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The Origins Of Roman Religion And Its Progress

3385 words - 14 pages

The Origins of Roman Religion and Its Progress

Introduction
============

Throughout the ages, beliefs have changed, advanced, and occasionally
begun. In the time of Ancient Rome, the people began observing one
religion; that which was similar to the Greeks; the pantheon. Through
the Roman Empire, the worship of twelve central deities was observed
carefully. The Romans themselves began all the beliefs contained
within the worship. This was of great importance to the Roman people,
and helped the empire to expand through its strong religious centre.

"The presence of the gods gives the past a certain dignity, and if any
nation deserves to be ...view middle of the document...

Many of their festival days remain in our society today; floralia (May
Day), lupercalia (Valentine's Day), All Fool's Day (April Fool's Day)
and Saturnalia (Christmas). As in our present society, we come
together on Christmas Day to listen to the Queen's Speech or such
like, in Ancient Rome the citizens would all stand and watch the
festivals pass through the forum or a similar place.

The Roman Forum where festivals would have taken place.

The layout of Roman religion

The majority of worship took place in the many temples in the centre
of Rome, an idea taken from the Etruscans. These people also
instigated the production of statues of the gods and goddesses within
and around the temples. The temples were, in effect, the stage for
religious activity. Here citizens would come to worship, pray in times
of personal crisis and atone of their sins. In times of national and
empirical crisis, the temples would also be used to perform animal
sacrifices. These were also performed on festival days.

Roman religion was, in some ways, very similar to the social ladder of
Rome itself. At the head was the emperor, who would eventually become
a deity after his death. Below him would come the Pontifex Maximus, or
the chief priest. Julius Caesar held this position at one time, which
was very helpful to his political career. The Pontifex Maximus had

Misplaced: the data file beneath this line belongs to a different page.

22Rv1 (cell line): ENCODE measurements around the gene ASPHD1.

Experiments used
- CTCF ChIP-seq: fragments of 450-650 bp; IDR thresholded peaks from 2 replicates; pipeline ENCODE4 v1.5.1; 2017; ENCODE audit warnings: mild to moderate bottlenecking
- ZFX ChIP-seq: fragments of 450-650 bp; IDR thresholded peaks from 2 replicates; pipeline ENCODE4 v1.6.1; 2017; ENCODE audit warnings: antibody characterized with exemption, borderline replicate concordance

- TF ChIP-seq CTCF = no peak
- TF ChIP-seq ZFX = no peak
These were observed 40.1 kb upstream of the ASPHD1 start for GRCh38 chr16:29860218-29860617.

power over the Vestal Virgins and the sixteen priests below them.

The Vestal Virgins held a great deal of power within the religious
structure, as their primary function was to keep alight the sacred
flame in the Temple of Vesta. They still managed to remain at the
centre of the Roman life, as was pointed out by one Roman citizen;

"If the gods did not hear the Vestal Virgins' prayers, the state would
not survive."

Cicero

To become a Vestal Virgin was obviously an important undertaking. One
Roman man closely linked with the Virgins tells us of how strictly
they were chosen;

"A girl cannot be chosen under six or more than ten years old; her
father and mother must be alive; she must have no speech impediment,
hearing defect or other physical weakness, and her father must not
have surrendered his legal control over her."

Aulus Gellius

The undertaking of this role was very important to the chosen few.
Although the minimum period of service was thirty years, many Virgins
remained so for the duration of their lives. Junica Torquata in
particular served for a full sixty-four years of her life. It was
unsurprising that the majority of Virgins kept their oaths, as the
punishment for betrayal was very high. Also, the man with whom the
Virgin was with would be buried alive in a tomb of concrete!

The formation of the Vestal Virgins may come as a surprise to many
people. The gender issue is prominent here, as it is with the use...

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